Last week we began on the topic of “rebuilding”—which is what so many of us find ourselves doing these days. Some of us are doing so as a result of the slugging economy—either business has dropped off and we are attempting to add to our client base; or perhaps we are seeking a new job and in the process, executing a positive turning point in our career.
Building new, if we all agree that’s what “rebuilding” is, starts with a strong foundation. To this end, we must identify the weak spots–our weak spots.
In the 1999 movie The Matrix, there is a scene in the apartment of the character known as “the Oracle.” She’s an old woman who is assumed to have all the answers. Above her kitchen door hangs a plaque with the following inscription, “Temet Nosce,” which is a translation of gnōthi sauton, Greek for “Know Thyself,” from the temple of Apollo at Delphi. (Find my reference source here.) People come to the Oracle seeking answers, and yet she freely admits that she cannot tell people that which they do not already inwardly know (or at least have the capacity to self-discover).
This leads me to recalling the brief yet simple Serenity Prayer adopted almost universally by the recovery movement:
God, grant me the serenity
To accept the things I cannot change;
Courage to change the things I can;
And wisdom to know the difference.
There is a heck of lot of wisdom packed into those lines: acceptance of what is, and the freedom of surrender. In this spirit (that is, your spirit), as you build new it’s important to run a “personal balance sheet,” like suggested last week. Know your strengths, but also know your limitations.
Put simply: What are you not good at? Are you attempting to be something that you are not?
Face it–every one of us has limitations. We have physical limitations, emotional limitations, intellectual limitations. List them out. Know what they are. Once you inventory these limitations, inwardly and honestly, that’s not the end. It is just the beginning.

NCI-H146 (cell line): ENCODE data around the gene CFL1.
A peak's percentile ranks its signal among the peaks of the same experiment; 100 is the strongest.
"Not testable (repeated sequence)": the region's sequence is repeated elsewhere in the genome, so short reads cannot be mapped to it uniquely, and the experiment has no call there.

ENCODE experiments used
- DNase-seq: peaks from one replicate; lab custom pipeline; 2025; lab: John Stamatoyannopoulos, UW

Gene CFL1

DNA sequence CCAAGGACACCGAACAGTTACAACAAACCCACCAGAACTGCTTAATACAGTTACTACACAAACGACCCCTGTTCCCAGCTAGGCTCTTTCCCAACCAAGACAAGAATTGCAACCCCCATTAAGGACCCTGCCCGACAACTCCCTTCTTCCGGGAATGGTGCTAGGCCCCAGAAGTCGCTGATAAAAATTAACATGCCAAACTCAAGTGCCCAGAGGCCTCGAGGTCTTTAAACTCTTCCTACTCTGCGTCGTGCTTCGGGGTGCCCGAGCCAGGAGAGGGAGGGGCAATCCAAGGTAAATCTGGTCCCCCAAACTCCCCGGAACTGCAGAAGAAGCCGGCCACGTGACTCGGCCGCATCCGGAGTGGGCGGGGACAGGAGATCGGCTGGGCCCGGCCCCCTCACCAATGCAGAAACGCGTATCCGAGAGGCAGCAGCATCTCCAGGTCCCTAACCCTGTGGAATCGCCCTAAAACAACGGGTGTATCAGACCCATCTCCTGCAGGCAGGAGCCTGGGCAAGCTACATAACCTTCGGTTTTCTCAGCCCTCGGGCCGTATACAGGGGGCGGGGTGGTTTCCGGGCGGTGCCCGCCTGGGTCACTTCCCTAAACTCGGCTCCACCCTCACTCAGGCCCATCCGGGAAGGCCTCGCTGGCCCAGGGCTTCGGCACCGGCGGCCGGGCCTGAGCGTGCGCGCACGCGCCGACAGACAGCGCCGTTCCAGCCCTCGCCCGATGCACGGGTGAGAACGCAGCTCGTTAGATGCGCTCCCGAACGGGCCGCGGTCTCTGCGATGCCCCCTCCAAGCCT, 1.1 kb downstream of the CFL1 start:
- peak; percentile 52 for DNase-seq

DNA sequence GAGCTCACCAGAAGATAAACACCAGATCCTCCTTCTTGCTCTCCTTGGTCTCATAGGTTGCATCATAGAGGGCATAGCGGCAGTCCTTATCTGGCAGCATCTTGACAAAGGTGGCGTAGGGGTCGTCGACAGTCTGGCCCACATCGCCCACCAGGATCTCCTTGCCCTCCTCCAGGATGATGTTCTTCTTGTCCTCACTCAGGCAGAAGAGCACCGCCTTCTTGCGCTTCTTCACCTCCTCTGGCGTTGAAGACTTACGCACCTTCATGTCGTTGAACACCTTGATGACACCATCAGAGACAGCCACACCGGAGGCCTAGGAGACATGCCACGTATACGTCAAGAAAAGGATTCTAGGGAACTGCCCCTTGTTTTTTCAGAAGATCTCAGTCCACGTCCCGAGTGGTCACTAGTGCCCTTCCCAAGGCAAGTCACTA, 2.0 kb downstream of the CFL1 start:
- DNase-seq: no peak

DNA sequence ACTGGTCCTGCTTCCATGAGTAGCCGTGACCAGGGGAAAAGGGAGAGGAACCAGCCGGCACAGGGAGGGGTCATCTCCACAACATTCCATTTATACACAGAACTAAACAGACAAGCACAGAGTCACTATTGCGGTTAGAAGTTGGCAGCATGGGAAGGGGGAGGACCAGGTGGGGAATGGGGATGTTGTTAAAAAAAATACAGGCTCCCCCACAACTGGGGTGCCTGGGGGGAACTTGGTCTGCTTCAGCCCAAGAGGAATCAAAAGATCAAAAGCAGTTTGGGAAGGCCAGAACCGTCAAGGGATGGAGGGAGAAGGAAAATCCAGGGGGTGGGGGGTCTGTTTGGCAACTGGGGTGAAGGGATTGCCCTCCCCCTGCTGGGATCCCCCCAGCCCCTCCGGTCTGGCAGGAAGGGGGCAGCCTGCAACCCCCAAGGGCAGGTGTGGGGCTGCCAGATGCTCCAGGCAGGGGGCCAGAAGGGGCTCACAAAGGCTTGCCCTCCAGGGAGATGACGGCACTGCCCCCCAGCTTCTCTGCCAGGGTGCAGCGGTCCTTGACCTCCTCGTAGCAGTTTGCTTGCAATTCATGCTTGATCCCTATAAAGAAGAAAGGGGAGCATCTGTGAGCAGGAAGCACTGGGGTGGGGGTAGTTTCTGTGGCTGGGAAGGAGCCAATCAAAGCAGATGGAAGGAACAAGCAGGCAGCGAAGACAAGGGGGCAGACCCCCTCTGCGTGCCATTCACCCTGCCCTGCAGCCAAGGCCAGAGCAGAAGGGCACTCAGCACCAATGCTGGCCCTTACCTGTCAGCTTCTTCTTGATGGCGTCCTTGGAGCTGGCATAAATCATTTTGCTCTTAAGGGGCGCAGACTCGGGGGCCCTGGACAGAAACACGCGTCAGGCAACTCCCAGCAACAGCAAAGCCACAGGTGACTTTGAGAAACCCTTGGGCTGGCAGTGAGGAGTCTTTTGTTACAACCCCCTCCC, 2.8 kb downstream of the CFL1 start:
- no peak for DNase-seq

Some of those limitations can be changed–that is, you can overcome them and improve yourself in those areas. This might be in becoming a better listener or prospector. Perhaps it is simply rising each morning at the same early time. Indeed, we are always in training to improve ourselves.
But you also have limitations that you cannot change–at least for now; and often forever. This is where you must pray for “…the wisdom to know the difference.” Indeed, the limitations you possess are not intended to hold you back–rather it is your opportunity to delegate. It’s your opportunity to explore partnerships, and thus new prosperous relationships.
How many of us have encountered colleagues or even business owners who could not be honest with themselves about their own limitations? Even to the point of hurting their personal and professional lives? We have all seen it in others, if not in ourselves.
As far as delegation, the cost of NOT doing so IS much higher! Be honest about what you do best, and focus on that.
You have limitations, just like everyone else. But that does not mean that they have to limit you. Indeed, that’s what we have each other for, is it not?